What is the exact meaning of, "for that matter," in the sentence:

He did not speak to her, or anyone for that matter?

  • It's simple! For that matter does mean the matter that's discussed/mentioned in the same context/case/sentence! Why is it confusing?
    – Maulik V
    Nov 25 '13 at 8:59
  • 1
    It's a way of emphasizing one thing, and providing further details as an extra clarification. In your example, the writer's main point is that he did not speak to her, but the writer also wanted to add some extra details: that he didn't speak to anyone else, either. The "for that matter" could be omitted without changing the meaning of the sentence.
    – J.R.
    Nov 25 '13 at 13:34
  • 2
    @J.R. It could be omitted without changing the meaning in the same sense that other clarifying phrases could be omitted, like "on the other hand" or "under normal conditions" or "of course". A reader may understand what you meant without it, but it can help to make your meaning apparent.
    – Jay
    Nov 25 '13 at 16:03
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    @Jay - Absolutely. One of the skills needed for effective writing is the ability to recognize when such statements are crucial components of a sentence, and when they are mere "fluff" that serve no purpose and should therefore be edited out.
    – J.R.
    Nov 25 '13 at 16:09

It's an idiom you append to denote your generalization includes the prior case - something you use instead of "either"/"too", when the group of the other part of the sentence swallows the first one instead of supplementing it.

He didn't eat the cucumbers, or any food at all for that matter.

There are no teen male latinos in the sample group. There are no males in it at all, for that matter.

Yes, the hiking group has a first aid kit. It even has a fully supplied military field medic backpack, with a full field surgery kit, for that matter.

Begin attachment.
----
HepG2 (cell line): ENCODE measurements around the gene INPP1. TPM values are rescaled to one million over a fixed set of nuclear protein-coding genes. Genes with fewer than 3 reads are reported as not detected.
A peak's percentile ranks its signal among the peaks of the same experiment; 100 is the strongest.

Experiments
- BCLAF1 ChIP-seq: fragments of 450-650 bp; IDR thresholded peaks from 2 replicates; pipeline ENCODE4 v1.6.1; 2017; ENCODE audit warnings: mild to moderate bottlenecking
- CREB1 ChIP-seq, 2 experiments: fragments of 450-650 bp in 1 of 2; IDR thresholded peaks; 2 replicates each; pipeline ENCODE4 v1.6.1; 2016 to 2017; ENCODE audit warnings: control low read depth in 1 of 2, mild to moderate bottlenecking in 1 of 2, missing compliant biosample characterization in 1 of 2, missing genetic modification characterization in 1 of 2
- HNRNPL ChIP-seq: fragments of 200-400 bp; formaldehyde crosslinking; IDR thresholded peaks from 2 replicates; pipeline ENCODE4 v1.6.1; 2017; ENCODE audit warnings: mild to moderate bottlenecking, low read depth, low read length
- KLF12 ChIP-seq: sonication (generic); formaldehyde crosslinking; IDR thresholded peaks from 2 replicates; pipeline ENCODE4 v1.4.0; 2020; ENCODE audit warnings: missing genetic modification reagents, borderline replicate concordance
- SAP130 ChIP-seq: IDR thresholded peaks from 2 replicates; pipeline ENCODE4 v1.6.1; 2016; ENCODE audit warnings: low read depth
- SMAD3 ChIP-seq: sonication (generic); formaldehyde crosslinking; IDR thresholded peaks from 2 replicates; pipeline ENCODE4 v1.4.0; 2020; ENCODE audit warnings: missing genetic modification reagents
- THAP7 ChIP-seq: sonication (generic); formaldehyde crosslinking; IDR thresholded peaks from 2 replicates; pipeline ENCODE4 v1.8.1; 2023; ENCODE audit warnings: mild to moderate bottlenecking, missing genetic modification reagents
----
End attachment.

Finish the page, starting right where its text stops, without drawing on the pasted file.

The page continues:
I didn't complain about the food. I have nothing but praise for the staff for their service, for that matter.

If we were to expand the idiom into a full sentence, it would be something like this:

He did not speak to her. And if we're talking about the matter of him speaking: he did not speak to anyone at all.

  • 3
    Another way to word these (and this might help assist the O.P. understand the expression even further) is to use in fact. For example, some of your sentences could be rewritten as: He didn't eat the cucumbers. In fact, he didn't eat any food at all. Or: The hiking group has a first aid kit; in fact, it even has a fully supplied backpack with a field surgery kit.
    – J.R.
    Nov 25 '13 at 13:29
  • Can I think of it as since we're at it?
    – NS.X.
    Nov 26 '13 at 20:59
  • @NS X: Yes, that would be the literal meaning, but traditionally it got the functional role of "extender" similar to "too" or "as well" - you may encounter it used in role of "since we're at it", "and a'propos" or the likes, but relatively infrequently.
    – SF.
    Nov 26 '13 at 22:57
  • Another question, does it always come after the second expression? Can I say 'He did not speak to her. For that matter, he did not speak to anyone.'?
    – NS.X.
    Nov 27 '13 at 1:22
  • @NS.X.Both are fine (just note you did have to split it into two short sentences - where one longer sentence would be somewhat better stylistically.)
    – SF.
    Nov 27 '13 at 6:20

I was writing this as a comment and then realized that it might be a bit too long, so I will put it here as an answer even if I'm not 100% sure (it's more like about 98% sure).

I believe that the verb "speak" might cause the OP's confusion. Is it the act that he did "speak to someone" the matter? or is it the matter that he might speak to someone?

Perhaps it might be helpful to imagine the speaker says it like this:

He did not speak to her... or anyone for that matter.

which roughly means that "He did not speak to her", and then the speaker added "or anyone" where "for that matter" suggests that "he did not speak to anyone at all" (not just her alone).

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